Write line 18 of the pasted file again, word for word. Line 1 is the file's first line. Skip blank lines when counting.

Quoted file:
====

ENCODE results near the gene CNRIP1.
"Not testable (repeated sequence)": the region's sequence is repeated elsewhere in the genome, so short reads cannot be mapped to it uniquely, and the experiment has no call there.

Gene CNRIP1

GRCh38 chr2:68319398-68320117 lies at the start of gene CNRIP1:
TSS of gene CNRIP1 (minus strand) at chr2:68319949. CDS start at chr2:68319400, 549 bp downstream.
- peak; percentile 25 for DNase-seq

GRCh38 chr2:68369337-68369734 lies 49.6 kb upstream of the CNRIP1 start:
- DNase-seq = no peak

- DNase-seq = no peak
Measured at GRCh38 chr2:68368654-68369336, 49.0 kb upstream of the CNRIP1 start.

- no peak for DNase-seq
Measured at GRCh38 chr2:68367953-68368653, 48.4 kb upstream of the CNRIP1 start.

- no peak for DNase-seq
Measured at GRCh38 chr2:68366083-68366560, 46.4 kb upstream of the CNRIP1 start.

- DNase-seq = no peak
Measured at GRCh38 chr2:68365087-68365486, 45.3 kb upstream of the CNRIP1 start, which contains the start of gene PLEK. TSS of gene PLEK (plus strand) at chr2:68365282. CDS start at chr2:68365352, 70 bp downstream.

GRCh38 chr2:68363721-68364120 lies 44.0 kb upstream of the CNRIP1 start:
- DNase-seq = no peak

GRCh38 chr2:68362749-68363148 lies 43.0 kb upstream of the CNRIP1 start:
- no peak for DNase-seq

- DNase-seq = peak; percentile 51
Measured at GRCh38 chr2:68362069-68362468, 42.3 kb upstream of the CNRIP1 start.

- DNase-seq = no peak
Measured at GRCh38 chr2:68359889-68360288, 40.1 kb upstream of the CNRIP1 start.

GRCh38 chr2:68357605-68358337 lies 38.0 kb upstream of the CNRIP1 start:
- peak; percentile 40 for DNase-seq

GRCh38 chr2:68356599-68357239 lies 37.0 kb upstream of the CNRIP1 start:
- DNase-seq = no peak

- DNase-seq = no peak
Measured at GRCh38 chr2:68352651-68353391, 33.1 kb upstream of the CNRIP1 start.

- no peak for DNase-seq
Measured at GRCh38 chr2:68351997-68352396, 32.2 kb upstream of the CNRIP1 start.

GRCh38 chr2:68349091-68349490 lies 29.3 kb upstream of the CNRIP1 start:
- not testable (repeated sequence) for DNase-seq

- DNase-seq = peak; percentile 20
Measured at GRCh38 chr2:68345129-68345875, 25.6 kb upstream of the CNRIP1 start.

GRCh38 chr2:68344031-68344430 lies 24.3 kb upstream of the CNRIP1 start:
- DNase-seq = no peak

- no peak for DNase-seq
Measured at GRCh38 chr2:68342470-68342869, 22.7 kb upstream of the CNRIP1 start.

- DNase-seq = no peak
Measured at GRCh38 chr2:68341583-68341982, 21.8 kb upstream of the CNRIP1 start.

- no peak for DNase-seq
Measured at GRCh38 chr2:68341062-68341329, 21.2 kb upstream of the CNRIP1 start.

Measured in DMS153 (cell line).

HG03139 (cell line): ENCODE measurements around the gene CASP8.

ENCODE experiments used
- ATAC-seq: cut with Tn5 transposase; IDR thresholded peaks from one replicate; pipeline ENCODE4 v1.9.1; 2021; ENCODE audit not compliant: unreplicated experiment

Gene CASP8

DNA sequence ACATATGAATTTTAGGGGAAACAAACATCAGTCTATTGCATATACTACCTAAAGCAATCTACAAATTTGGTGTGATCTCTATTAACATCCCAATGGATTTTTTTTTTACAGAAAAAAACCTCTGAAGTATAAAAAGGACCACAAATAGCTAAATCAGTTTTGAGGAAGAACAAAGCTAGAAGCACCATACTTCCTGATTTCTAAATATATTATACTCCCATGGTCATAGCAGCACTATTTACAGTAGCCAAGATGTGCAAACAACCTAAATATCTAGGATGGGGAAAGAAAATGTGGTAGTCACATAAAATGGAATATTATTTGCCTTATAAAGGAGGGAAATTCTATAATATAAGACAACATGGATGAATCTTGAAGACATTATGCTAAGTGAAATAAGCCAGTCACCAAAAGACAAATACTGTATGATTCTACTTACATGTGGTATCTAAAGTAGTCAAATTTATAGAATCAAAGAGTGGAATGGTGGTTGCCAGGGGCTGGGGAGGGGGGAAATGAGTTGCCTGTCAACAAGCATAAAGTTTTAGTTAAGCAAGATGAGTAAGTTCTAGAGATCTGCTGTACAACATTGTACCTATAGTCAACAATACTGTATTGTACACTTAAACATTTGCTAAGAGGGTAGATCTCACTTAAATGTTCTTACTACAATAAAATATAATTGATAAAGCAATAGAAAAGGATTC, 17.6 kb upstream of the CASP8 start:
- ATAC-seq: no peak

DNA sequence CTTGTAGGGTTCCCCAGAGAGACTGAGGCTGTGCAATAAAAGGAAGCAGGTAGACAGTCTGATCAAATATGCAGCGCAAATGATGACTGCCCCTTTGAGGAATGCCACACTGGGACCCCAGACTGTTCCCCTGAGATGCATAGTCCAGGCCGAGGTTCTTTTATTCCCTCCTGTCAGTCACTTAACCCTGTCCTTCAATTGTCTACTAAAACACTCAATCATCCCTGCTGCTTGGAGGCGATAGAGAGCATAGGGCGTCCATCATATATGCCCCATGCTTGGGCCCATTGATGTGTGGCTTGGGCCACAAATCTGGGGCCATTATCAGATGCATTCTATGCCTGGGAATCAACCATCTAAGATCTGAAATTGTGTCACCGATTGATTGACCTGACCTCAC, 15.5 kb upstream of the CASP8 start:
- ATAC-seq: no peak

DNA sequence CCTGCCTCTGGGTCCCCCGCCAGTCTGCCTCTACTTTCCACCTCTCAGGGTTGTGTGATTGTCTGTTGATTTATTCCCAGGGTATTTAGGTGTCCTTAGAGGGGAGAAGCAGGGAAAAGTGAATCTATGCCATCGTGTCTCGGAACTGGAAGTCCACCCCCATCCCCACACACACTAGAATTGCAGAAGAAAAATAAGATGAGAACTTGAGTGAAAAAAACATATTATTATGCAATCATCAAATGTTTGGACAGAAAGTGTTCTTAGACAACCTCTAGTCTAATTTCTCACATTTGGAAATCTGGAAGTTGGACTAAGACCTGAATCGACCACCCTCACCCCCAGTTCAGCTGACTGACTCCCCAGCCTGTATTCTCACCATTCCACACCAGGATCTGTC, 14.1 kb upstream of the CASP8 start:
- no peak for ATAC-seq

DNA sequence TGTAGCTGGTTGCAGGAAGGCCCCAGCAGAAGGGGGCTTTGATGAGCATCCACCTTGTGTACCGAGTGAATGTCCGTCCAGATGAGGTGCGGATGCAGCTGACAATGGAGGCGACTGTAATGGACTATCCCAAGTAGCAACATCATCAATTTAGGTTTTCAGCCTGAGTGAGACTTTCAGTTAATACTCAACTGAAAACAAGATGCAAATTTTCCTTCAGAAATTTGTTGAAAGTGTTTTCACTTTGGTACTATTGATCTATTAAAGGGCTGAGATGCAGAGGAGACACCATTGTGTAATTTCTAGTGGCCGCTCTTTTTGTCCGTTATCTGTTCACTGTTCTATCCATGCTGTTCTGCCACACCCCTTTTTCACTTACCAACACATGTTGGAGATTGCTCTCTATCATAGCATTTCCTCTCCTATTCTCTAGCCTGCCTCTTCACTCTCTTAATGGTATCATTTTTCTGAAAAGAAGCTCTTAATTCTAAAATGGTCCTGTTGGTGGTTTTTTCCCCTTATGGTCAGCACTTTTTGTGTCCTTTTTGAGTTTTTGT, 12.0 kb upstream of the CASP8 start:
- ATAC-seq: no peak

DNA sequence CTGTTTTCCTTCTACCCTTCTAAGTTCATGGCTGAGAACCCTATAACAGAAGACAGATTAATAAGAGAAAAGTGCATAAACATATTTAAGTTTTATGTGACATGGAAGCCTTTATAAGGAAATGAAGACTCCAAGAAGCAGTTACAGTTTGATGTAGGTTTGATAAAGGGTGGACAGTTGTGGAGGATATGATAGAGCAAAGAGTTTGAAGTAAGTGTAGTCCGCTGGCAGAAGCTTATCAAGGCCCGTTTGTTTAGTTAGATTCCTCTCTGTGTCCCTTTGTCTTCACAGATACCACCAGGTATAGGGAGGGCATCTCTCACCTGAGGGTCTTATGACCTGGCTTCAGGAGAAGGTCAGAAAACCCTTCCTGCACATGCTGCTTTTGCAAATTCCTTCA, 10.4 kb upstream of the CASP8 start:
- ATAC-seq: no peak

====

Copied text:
- DNase-seq = no peak